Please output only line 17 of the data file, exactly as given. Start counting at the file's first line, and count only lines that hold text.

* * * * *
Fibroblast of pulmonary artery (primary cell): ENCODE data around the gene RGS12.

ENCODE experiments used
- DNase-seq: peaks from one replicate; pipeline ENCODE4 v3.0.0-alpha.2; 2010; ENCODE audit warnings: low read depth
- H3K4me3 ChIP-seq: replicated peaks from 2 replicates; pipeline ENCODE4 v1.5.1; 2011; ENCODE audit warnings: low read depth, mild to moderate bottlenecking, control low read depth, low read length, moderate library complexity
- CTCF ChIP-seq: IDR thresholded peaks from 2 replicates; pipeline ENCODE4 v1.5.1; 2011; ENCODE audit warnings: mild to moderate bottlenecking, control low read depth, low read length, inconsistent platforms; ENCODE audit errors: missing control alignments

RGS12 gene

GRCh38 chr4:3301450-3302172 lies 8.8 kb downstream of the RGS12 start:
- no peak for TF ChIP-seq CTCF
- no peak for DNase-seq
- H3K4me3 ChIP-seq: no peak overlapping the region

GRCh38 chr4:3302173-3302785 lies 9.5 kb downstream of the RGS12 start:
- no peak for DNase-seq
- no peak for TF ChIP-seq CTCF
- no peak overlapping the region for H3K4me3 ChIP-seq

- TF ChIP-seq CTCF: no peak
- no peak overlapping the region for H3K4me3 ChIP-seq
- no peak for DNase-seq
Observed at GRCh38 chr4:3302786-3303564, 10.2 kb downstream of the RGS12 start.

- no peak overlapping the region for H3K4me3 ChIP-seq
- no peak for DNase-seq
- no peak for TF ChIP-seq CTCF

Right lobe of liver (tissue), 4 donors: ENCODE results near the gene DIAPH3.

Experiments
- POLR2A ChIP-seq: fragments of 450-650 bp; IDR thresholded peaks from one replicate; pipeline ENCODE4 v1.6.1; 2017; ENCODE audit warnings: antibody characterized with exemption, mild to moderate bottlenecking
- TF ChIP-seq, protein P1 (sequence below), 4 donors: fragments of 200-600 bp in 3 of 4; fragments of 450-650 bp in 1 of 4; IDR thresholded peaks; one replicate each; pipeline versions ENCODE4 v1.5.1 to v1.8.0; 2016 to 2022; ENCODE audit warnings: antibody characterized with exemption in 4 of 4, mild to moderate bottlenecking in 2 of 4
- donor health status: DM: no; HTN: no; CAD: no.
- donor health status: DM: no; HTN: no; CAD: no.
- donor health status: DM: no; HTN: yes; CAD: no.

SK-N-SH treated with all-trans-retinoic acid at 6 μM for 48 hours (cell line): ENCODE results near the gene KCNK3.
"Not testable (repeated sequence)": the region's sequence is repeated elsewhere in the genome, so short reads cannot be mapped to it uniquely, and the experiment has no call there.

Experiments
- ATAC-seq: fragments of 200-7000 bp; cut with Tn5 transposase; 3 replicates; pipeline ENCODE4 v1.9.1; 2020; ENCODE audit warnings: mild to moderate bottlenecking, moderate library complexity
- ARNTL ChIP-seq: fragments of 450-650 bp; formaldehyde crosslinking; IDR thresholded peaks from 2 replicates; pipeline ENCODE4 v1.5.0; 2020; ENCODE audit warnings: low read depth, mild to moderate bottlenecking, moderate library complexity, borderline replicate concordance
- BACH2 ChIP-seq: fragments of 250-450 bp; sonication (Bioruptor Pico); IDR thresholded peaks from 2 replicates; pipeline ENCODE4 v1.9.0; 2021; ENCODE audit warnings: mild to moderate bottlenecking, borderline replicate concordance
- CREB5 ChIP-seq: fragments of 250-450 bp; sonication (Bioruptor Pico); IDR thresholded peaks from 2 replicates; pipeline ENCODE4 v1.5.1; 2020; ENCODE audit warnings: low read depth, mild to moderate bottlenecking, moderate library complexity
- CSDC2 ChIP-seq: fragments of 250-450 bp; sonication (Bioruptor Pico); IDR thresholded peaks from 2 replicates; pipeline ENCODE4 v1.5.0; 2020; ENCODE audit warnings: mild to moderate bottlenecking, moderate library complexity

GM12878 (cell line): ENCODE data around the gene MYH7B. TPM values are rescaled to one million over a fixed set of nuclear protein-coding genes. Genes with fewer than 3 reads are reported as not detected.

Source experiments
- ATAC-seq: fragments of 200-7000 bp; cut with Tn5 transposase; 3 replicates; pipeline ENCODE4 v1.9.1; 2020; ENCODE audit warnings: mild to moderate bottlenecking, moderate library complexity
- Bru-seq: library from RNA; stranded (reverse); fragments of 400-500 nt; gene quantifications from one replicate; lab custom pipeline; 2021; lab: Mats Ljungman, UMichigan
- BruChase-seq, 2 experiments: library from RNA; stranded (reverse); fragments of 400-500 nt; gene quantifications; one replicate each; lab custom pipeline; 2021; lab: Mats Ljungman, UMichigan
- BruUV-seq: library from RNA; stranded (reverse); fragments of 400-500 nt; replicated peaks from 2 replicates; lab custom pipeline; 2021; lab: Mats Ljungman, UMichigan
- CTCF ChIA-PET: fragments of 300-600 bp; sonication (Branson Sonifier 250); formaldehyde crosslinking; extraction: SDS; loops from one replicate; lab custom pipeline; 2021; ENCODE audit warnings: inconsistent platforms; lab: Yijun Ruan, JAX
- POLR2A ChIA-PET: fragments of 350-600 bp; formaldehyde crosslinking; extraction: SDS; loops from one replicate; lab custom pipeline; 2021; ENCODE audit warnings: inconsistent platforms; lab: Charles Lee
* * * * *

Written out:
- no peak for DNase-seq